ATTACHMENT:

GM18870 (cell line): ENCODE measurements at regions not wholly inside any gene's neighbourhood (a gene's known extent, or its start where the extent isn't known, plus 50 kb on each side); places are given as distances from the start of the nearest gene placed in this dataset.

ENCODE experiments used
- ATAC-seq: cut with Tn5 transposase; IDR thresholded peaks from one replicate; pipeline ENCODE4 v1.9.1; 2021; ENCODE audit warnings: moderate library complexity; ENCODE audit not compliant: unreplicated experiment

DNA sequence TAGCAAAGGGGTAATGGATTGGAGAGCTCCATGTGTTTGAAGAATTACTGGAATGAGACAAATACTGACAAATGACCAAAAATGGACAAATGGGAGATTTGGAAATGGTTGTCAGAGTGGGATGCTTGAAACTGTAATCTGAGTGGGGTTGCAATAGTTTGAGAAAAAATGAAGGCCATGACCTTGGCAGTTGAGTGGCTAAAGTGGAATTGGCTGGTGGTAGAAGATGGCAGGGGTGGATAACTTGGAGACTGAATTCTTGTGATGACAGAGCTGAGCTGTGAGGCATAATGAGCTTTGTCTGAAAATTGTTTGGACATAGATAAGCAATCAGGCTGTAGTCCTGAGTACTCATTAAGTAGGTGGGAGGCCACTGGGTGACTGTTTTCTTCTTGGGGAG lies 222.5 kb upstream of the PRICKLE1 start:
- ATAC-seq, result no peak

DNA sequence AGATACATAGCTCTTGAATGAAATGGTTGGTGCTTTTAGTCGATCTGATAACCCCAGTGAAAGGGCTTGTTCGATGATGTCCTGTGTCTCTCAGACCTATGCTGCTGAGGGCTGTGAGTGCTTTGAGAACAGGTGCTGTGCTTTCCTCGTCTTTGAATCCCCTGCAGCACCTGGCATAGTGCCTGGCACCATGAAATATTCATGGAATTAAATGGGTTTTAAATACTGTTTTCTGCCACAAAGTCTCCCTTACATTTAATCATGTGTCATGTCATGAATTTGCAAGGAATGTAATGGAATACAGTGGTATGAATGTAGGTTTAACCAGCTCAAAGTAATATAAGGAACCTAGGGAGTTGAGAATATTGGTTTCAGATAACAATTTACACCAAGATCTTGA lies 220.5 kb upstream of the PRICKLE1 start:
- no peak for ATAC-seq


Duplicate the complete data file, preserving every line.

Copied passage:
GM18870 (cell line): ENCODE measurements at regions not wholly inside any gene's neighbourhood (a gene's known extent, or its start where the extent isn't known, plus 50 kb on each side); places are given as distances from the start of the nearest gene placed in this dataset.

ENCODE experiments used
- ATAC-seq: cut with Tn5 transposase; IDR thresholded peaks from one replicate; pipeline ENCODE4 v1.9.1; 2021; ENCODE audit warnings: moderate library complexity; ENCODE audit not compliant: unreplicated experiment

DNA sequence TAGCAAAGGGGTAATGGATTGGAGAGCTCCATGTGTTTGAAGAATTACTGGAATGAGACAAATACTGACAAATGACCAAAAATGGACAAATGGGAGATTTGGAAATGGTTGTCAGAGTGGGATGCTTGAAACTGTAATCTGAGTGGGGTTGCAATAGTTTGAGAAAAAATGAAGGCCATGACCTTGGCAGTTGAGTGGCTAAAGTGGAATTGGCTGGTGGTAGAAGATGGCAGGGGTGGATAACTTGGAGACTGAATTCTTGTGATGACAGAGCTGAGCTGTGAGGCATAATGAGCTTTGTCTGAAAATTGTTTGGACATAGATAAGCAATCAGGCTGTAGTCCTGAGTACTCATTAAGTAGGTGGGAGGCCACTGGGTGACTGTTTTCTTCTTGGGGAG lies 222.5 kb upstream of the PRICKLE1 start:
- ATAC-seq, result no peak

DNA sequence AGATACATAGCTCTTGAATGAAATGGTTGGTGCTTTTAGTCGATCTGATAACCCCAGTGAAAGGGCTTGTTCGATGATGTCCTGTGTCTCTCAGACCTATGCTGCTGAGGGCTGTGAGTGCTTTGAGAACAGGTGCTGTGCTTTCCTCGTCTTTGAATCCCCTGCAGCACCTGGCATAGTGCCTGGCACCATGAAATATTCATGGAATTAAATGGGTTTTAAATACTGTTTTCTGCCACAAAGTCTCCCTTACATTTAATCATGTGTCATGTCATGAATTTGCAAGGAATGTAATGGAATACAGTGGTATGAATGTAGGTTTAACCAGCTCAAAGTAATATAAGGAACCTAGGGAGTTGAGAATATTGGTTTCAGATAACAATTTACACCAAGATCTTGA lies 220.5 kb upstream of the PRICKLE1 start:
- no peak for ATAC-seq